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Eat The Weeds

October 17, 2011

Wild Edibles

wild sorrel

You know how I keep mentioning that you should identify your preparedness goals, consider back-up ways to make a living, and get training now while it’s available?  Well, I took my own advice recently.

Beautyberry

Beautyberry

I have long been a fan of Green Deane Jordan of EatTheWeeds.  He has fantastic videos on YouTube (a million views now) to show you the many many edible plants in just about everyone’s neighborhood.  He clearly shows the identifying features of each plant, tells the time of year to find it, which parts to eat, and how to prepare them.  He has a corresponding website with a wealth of information also.

Recently, while looking around on his site, I noticed a schedule of classes.  Be still my heart!

He gives guided tours around college campuses, local parks, etc – “regular places”, not cultivated farms- and identifies the wild plants just there for the eating.

My mother-in-law and I went recently and it was one of the best time investments I’ve made in preparedness (personal instruction usually is).  From my notes, I count 62 plants that he taught us to identify, most of which were edible.  Those that were not, we learned to identify so we did not accidentally eat them.

Elderberry top / Poison Hemlock bottom

Elderberry top / Poison Hemlock bottom

Hurray!!  I think I finally know for sure how to tell the difference between elderberry and poison hemlock!!  That’s a mistake you don’t want to make because it would be your last!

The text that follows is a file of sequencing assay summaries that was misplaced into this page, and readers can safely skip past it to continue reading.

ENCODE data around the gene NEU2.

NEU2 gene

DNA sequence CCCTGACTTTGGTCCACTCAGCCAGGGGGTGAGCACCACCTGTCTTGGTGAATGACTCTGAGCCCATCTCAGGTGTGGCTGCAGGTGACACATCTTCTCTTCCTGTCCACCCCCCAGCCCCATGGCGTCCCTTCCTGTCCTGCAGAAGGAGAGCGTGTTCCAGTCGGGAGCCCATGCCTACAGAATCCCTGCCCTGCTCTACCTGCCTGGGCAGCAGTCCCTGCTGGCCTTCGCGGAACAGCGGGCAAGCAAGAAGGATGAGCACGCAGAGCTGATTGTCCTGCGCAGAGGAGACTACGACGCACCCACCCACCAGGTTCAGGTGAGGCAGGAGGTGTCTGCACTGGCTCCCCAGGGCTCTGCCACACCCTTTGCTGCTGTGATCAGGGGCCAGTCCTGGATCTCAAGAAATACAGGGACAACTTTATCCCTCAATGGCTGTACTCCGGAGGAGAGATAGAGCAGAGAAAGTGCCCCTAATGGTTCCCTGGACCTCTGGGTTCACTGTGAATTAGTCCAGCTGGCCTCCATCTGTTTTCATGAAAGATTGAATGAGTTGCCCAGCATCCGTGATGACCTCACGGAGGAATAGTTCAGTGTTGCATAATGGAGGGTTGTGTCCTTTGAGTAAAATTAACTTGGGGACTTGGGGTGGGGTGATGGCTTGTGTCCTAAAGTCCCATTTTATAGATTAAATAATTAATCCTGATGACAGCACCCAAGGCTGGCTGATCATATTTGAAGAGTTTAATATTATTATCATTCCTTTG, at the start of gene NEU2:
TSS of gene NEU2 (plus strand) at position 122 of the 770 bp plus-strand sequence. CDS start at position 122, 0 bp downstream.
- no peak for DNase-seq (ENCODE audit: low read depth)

Deane is really good at speaking in plain terms, mentioning both the Latin name and the common names for each plant so you can do more study later.  He’s been doing this for a while now, so he has come up with ways to make the material memorable.

He taught us that “sedges have edges” and that (as an aside) solid colored grasshoppers are safe to eat, but don’t eat any that are multi-colored.  He warned us which shrubs tend to harbor hornets’ nests.  He told us about the ways to process acorns to remove the tannic acid.  We learned about which plants make good natural bug repellents when rubbed on the skin.  I could go on and on.  This class was the best preparedness bargain I’ve found in ages!

Wild Cucumber

Wild Cucumber

We sampled bunches of things (and lived the tell the tale!), but I think my favorite was the wild cucumber.  They were so much better tasting than cultivated ones and they didn’t make me burp for hours.

I have been studying edible and medicinal plants on my own for years and I have learned a lot, but I just couldn’t be certain about many of them (like elderberry vs poison hemlock) until I saw them side by side and had the differences pointed out to me in person.

Wood Sorrel

Wood Sorrel

I highly recommend that you consider attending one of Deane’s classes or inquire where you live and see if you can find a teacher.  Deane travels (within reason) to teach and will come identify plants where you live if you have a group interested in taking a class.  (Hey Jarhead, he travels to Maine occasionally).  I would love to have him walk our property with us and help us identify what we have.  You’d better believe Joe and I would be taking notes and pictures and pinning signs to the plants!

Be sure to check out his site and videos.  They will be well-worth your time!

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9 Comments on “Eat The Weeds”

  1. millenniumfly Says:

    Can’t say I’m ready to do that quite yet but I know I need to learn regardless.

    Reply

  2. Todd Says:

    It’s great that you found this class. I found one this weekend on accident. In Houston, Texas – visit http://www.foragingtexas.com.

    Todd
    http://www.prepperwebsite.com

    Reply

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